The fact that everyone goes through career or life transition, some of us multiple times in our lifetimes, doesn’t diminish the impact we each feel emotionally, physiologically, financially and otherwise when it happens to us.  Quite heavy is the realization that we want to make a significant change to something we’ve become comfortably adjusted to.  For those of us already employed, it’s worse. Because not only do we find ourselves contemplating how to navigate the roadmap of “what’s next”, but then we also have to shake off the complacency of already having a source of income, and finding the motivation to abandon that and welcome the several weeks (or months) of hard work in job searching that we’re likely to endure.  Even in cases where you despise your current occupation, job or employer, admit it – some fear or limiting belief has kept you there this long, whether it’s the “stability of a paycheck” or “having work friends”, or even just being mildly satisfied in having a routine every day.  But here is the truth:  STABILITY is a myth, and COMPLACENCY is dangerous.

Stability.  What is that? In an economic downshift such as the one we’ve been experiencing in the last 18-24 months, many folks are realizing that the stability they thought existed for them, was completely a myth.  “Stable jobs” were yanked out from under our friends, colleagues and loved ones like rugs, and the unsuspecting, UNPREPARED victims (I don’t like that word) were left with their hands out to their sides wondering, “Oh my god…what do I do now?”  And often times for many, job loss can be a God-send, an opportunity to reinvent themselves – a push off the cliff that they couldn’t force themselves to take on their own.  For others, even if they knew they wanted a change eventually, they were unprepared to make it in such an abrupt fashion.  It happened to them, and it can happen to you.  And I say that not to worry you, but to instead solidly prepare you, by opening you up to a wonderful idea, that the falsity of stability that has been keeping you where you are when you desperately don’t want to be there… no longer has to have that control over you.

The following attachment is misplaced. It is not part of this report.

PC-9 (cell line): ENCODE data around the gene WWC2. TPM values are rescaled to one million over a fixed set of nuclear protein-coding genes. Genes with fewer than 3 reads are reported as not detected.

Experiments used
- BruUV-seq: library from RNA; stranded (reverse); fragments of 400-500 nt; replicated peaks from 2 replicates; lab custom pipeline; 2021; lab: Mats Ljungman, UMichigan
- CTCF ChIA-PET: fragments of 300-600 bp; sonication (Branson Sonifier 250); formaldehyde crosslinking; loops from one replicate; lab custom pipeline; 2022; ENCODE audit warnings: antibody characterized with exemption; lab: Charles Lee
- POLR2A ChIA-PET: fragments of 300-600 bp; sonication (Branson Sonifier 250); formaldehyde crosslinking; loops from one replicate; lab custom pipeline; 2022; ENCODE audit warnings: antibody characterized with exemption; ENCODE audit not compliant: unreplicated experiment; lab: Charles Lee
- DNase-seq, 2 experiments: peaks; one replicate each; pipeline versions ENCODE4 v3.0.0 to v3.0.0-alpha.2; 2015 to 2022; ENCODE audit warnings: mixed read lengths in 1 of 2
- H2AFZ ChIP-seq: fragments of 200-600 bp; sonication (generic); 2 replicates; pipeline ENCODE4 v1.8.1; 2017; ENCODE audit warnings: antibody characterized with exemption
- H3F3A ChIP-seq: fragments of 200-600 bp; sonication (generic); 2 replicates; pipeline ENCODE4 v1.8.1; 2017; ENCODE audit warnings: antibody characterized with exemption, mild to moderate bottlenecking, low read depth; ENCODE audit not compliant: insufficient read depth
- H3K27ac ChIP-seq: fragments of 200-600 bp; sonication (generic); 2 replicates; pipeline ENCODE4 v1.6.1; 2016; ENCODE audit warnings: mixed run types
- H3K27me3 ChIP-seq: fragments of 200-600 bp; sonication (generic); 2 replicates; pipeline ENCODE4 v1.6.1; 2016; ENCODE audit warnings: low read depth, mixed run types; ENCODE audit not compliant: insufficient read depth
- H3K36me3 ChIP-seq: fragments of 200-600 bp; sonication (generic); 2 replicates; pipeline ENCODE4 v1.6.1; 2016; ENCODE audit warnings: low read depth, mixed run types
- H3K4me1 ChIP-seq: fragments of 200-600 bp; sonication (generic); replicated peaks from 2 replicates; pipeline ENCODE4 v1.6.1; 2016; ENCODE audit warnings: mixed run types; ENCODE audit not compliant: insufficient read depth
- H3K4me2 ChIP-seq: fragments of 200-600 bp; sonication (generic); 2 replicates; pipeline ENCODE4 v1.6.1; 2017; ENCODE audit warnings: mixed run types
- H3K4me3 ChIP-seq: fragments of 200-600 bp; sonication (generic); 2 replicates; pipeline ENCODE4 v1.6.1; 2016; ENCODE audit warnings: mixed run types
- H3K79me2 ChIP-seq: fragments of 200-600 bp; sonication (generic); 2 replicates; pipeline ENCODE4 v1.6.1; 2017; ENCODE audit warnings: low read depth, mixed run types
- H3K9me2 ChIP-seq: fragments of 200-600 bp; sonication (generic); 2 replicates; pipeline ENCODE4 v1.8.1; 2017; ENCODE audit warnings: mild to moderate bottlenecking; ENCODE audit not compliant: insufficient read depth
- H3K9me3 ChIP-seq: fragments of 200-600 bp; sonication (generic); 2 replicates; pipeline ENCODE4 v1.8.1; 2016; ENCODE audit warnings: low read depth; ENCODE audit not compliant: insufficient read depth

Abandon that.  Let it go.

To truly be free, you have to make the distinction that stability isn’t necessarily linked to your paycheck, your job or your relationship, but rather it is linked to not having to depend on someone else for your well-being.  It means not having to worry that you will lose something by means that are out of your control.  For some, that means working for themselves, and for others, not being in a job where the fear of losing it or the lack of integrity makes them feel stuck, or to question their value.  No matter where you are, whether you were pushed off the cliff, you’re standing on it or you’re running open-armed toward it, if you rise above complacency, and detach from that belief that stability is at the hands of your employer/spouse/etc., you no longer risk being the victim of change, because you have become the CREATOR OF CHANGE.